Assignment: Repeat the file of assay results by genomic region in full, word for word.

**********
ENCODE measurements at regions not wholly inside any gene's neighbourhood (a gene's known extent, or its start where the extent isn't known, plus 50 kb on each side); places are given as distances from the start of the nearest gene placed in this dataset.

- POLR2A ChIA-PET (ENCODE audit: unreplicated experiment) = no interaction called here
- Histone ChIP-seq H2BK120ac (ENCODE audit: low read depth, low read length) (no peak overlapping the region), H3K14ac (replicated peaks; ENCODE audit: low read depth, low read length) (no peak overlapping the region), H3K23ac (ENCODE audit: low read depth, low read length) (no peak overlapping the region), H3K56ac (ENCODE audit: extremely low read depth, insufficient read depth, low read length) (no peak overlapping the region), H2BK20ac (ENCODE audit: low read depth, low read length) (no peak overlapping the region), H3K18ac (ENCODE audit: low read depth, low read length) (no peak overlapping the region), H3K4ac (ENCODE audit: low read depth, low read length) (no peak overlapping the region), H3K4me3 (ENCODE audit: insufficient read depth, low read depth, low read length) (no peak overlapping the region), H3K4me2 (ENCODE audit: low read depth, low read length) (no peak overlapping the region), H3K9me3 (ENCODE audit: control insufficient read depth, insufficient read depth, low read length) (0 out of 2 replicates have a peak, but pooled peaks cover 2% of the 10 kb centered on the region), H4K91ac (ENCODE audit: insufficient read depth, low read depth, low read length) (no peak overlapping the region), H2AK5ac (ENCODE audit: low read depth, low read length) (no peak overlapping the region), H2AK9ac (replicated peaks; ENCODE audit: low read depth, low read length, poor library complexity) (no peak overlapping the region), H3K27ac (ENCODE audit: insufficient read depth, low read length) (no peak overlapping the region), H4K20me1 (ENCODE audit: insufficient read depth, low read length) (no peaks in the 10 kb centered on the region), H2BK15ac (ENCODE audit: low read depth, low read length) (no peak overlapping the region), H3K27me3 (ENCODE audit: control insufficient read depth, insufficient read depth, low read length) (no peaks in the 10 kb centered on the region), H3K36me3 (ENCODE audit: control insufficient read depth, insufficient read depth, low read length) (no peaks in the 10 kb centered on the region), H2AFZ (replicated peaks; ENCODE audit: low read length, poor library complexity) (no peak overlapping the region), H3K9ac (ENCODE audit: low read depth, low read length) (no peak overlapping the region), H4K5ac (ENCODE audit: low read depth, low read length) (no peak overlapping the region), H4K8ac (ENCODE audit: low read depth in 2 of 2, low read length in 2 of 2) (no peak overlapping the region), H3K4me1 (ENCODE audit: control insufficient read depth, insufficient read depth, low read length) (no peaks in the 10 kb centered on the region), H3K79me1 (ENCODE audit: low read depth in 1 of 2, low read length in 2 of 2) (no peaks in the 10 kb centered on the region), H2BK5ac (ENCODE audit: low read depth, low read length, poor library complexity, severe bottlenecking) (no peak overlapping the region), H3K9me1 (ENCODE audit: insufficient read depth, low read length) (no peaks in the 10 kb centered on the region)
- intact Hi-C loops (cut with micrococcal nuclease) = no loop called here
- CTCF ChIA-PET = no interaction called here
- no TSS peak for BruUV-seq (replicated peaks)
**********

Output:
ENCODE measurements at regions not wholly inside any gene's neighbourhood (a gene's known extent, or its start where the extent isn't known, plus 50 kb on each side); places are given as distances from the start of the nearest gene placed in this dataset.

- POLR2A ChIA-PET (ENCODE audit: unreplicated experiment) = no interaction called here
- Histone ChIP-seq H2BK120ac (ENCODE audit: low read depth, low read length) (no peak overlapping the region), H3K14ac (replicated peaks; ENCODE audit: low read depth, low read length) (no peak overlapping the region), H3K23ac (ENCODE audit: low read depth, low read length) (no peak overlapping the region), H3K56ac (ENCODE audit: extremely low read depth, insufficient read depth, low read length) (no peak overlapping the region), H2BK20ac (ENCODE audit: low read depth, low read length) (no peak overlapping the region), H3K18ac (ENCODE audit: low read depth, low read length) (no peak overlapping the region), H3K4ac (ENCODE audit: low read depth, low read length) (no peak overlapping the region), H3K4me3 (ENCODE audit: insufficient read depth, low read depth, low read length) (no peak overlapping the region), H3K4me2 (ENCODE audit: low read depth, low read length) (no peak overlapping the region), H3K9me3 (ENCODE audit: control insufficient read depth, insufficient read depth, low read length) (0 out of 2 replicates have a peak, but pooled peaks cover 2% of the 10 kb centered on the region), H4K91ac (ENCODE audit: insufficient read depth, low read depth, low read length) (no peak overlapping the region), H2AK5ac (ENCODE audit: low read depth, low read length) (no peak overlapping the region), H2AK9ac (replicated peaks; ENCODE audit: low read depth, low read length, poor library complexity) (no peak overlapping the region), H3K27ac (ENCODE audit: insufficient read depth, low read length) (no peak overlapping the region), H4K20me1 (ENCODE audit: insufficient read depth, low read length) (no peaks in the 10 kb centered on the region), H2BK15ac (ENCODE audit: low read depth, low read length) (no peak overlapping the region), H3K27me3 (ENCODE audit: control insufficient read depth, insufficient read depth, low read length) (no peaks in the 10 kb centered on the region), H3K36me3 (ENCODE audit: control insufficient read depth, insufficient read depth, low read length) (no peaks in the 10 kb centered on the region), H2AFZ (replicated peaks; ENCODE audit: low read length, poor library complexity) (no peak overlapping the region), H3K9ac (ENCODE audit: low read depth, low read length) (no peak overlapping the region), H4K5ac (ENCODE audit: low read depth, low read length) (no peak overlapping the region), H4K8ac (ENCODE audit: low read depth in 2 of 2, low read length in 2 of 2) (no peak overlapping the region), H3K4me1 (ENCODE audit: control insufficient read depth, insufficient read depth, low read length) (no peaks in the 10 kb centered on the region), H3K79me1 (ENCODE audit: low read depth in 1 of 2, low read length in 2 of 2) (no peaks in the 10 kb centered on the region), H2BK5ac (ENCODE audit: low read depth, low read length, poor library complexity, severe bottlenecking) (no peak overlapping the region), H3K9me1 (ENCODE audit: insufficient read depth, low read length) (no peaks in the 10 kb centered on the region)
- intact Hi-C loops (cut with micrococcal nuclease) = no loop called here
- CTCF ChIA-PET = no interaction called here
- no TSS peak for BruUV-seq (replicated peaks)